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Accrual budgeting has been adopted at the state level in a handful of jurisdictions in both the U.S. and Canada, rejected in some others, placed on hold in still others. As yet it has not been adopted at the federal level in either country.
Accountants seem to be in unison in calling for accrual budgeting as an inevitable outgrowth of the adoption of accrual accounting systems and a range of international accounting standards bodies support this line.
Implementation of the Generally Agreed Accounting Principles (GAPP) is seen as the first step along this path with advocates of the new public management (NPM)reforms that adoption of accrual budgeting will "articulate full costs and realign incentive structures" in public accounting/ activities. Australian reforms in this area are often cited by North American advocates as examples of successful policy reform but as yet (200) there is little evidence on which to base evaluation.
Government budgets serve a range of purposes; they are resource allocation plans, statements of intent and policy priority, a means of reducing social conflicts, a conversation between budget guardians and spenders, and identify emphasis between policy specific and whole-of-government policy. Accrual budgeting, then, can be seen as an attempt to change the balance of power within the budgetary system.
Accrual budgeting must be seen within the context of a larger effort to refocus government activity and reducing the cost of providing services. The analysis covers four sections - the reform strategy adopted, the debates regarding technical questions, the impact of budget decisions within cabinet, and the importance of accrual budgeting as a vehicle for broader reforms. The broader reforms include the adoption of price-output reforms, use of market prices and contestability as central elements, seeking to reduce the effects of budget lock-in and incrementalism in public programs.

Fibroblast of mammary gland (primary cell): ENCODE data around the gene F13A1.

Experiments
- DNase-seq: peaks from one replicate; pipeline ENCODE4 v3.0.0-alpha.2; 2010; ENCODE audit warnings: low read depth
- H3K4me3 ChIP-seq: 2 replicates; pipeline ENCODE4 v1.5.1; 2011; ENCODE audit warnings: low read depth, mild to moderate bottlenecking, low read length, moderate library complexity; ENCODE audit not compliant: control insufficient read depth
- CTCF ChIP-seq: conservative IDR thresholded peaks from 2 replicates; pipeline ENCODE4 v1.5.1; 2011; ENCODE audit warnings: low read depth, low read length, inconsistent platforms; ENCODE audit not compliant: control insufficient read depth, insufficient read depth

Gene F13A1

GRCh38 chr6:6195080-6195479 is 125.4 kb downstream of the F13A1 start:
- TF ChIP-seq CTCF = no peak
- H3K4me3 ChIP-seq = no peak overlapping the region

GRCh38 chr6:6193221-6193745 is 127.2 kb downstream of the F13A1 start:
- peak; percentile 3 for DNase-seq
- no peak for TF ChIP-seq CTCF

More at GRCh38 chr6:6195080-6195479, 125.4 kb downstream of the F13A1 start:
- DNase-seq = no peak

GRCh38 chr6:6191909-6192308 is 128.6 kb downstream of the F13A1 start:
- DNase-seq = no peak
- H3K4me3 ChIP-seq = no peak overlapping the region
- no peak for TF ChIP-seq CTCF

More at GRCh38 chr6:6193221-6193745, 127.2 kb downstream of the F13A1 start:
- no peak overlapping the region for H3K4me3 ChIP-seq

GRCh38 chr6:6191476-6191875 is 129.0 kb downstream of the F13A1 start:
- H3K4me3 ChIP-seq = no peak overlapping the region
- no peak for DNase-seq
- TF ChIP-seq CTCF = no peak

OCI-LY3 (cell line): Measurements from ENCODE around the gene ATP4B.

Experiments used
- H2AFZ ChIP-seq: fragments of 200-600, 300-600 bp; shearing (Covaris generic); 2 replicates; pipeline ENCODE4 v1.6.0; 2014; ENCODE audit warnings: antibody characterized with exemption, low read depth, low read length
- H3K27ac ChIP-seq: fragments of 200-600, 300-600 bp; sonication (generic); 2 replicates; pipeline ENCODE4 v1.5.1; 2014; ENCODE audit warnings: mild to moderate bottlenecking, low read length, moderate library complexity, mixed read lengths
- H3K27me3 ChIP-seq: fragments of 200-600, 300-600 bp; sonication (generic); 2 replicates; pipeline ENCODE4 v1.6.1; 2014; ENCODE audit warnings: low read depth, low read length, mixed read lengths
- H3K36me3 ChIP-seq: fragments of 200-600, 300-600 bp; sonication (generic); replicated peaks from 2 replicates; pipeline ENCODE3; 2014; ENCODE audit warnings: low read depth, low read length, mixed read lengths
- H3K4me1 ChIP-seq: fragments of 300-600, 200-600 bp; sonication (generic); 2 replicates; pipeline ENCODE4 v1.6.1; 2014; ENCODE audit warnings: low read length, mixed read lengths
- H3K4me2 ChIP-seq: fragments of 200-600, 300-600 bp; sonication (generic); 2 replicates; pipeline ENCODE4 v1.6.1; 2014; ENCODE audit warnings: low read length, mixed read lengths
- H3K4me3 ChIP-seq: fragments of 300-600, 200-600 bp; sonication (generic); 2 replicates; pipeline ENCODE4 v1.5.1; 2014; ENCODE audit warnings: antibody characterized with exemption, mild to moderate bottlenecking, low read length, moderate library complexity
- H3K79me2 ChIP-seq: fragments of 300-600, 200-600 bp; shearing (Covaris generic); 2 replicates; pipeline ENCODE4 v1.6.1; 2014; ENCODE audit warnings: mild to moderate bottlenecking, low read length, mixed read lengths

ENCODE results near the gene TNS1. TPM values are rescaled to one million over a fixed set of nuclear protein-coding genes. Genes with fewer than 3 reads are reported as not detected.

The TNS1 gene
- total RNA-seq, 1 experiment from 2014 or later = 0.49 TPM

Accrual accounting requires all expenditures to be recorded when they occur (not simply when they cash is paid out), affecting the timing of expenditure recording and making clearer the multi-year costs of decisions. Accruals also capture impacts on the financial position of departments, including the costs of owning and maintaining assets and delivery of services. Responsibility for extimates was devolved to line departments, output-based appropriations were implemented and a system of market-testing was adopted to measure competitiveness of the prices accepted by the departments. By linking prices paid to outcomes the basis for contestability was provided.
Contestability provides guardians with new information. Pricing reviews help identify the most cost-effective provider and reduce lock-in and incrementalism. Devolved estimate responsibility makes line departments accountable for setting and controlling service delivery costs. Central budget agencies can determine if a new provider could deliver the services at lower cost. In short, accruals are hoped to deliver competitive agencies and a method by which governments could identify and engage with the most cost-effective suppliers of services.
Evaluating accrual budgeting and price-output reforms
In terms of breadth the Australian reforms can be seen as successful, delivering a fundamental change to appropriations, estimates, and budget decision making in only two years. This was in spite of a deep sense of panic within the central agencies and the need to call on external help in practical accounting matters that were not covered by internal skill sets. This was a 'crash throug' approach. There were problems with establishing lines of accountability, and cash-based figures were provided in some budget papers to allow for better comprehension of ministers. Treasury was not happy as they prefer cash-related balances, while Finance was happy to see the budget as a resourcing document. Government accepted the change but remained wary, requesting some traditional measures of fiscal and budgetary accounting remain available, especially cash balances in the main budget document.
Technical issues - Valuing assets